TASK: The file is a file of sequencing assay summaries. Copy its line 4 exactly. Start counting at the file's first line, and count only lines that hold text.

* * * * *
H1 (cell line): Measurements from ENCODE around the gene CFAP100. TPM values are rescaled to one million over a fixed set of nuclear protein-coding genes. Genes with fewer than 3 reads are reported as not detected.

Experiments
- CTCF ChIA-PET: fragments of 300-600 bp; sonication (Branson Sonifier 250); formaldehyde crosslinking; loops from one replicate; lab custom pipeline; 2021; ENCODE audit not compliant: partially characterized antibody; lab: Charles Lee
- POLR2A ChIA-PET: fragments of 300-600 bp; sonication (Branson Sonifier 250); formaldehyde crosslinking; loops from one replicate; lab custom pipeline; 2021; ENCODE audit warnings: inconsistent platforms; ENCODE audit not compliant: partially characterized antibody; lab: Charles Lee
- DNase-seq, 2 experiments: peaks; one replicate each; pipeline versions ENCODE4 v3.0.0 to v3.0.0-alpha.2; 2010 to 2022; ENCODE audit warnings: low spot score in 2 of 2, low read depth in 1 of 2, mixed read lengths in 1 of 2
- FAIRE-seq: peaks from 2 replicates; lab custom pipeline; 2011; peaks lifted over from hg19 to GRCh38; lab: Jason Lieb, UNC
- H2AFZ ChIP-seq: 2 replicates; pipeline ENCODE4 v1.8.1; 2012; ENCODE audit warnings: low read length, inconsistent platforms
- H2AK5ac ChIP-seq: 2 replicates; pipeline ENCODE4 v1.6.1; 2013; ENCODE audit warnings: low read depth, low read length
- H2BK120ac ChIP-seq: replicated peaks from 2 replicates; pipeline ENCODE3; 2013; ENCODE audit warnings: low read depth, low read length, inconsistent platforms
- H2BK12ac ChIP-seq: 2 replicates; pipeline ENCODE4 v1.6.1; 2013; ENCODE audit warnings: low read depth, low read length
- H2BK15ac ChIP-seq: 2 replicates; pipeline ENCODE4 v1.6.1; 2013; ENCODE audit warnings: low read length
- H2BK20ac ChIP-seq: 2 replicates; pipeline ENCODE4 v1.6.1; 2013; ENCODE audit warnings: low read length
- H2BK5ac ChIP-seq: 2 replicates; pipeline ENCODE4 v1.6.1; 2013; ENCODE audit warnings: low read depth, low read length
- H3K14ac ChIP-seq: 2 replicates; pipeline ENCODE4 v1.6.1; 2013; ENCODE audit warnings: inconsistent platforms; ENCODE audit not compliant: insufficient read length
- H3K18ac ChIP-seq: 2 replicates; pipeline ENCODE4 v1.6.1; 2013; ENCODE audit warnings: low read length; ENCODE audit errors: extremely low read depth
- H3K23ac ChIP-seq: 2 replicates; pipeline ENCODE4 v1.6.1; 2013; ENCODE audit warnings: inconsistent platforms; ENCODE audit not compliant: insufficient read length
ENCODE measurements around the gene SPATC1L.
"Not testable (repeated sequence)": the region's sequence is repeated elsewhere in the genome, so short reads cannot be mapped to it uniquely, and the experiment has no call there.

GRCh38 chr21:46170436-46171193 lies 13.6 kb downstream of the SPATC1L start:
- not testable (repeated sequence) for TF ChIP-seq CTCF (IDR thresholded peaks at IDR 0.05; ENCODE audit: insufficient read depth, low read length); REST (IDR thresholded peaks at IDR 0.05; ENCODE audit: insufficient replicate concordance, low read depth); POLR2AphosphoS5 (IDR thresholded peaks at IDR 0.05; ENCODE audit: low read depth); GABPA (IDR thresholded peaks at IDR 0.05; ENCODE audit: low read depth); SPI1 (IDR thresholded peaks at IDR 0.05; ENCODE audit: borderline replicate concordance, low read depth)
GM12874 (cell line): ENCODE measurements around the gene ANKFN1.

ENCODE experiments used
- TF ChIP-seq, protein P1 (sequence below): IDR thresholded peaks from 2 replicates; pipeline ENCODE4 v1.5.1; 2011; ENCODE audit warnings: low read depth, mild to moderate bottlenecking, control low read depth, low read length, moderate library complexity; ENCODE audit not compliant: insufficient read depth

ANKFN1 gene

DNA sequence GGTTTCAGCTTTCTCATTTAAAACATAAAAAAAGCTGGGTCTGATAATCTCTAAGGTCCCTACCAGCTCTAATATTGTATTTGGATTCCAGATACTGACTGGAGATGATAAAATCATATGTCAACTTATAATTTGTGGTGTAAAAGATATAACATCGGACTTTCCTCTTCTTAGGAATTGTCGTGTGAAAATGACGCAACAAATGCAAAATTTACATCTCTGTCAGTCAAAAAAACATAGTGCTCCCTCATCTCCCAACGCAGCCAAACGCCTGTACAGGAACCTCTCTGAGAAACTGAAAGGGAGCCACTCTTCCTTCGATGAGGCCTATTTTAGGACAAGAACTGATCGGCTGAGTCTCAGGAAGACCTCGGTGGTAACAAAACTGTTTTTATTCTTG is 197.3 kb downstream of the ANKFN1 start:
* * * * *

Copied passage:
- POLR2A ChIA-PET: fragments of 300-600 bp; sonication (Branson Sonifier 250); formaldehyde crosslinking; loops from one replicate; lab custom pipeline; 2021; ENCODE audit warnings: inconsistent platforms; ENCODE audit not compliant: partially characterized antibody; lab: Charles Lee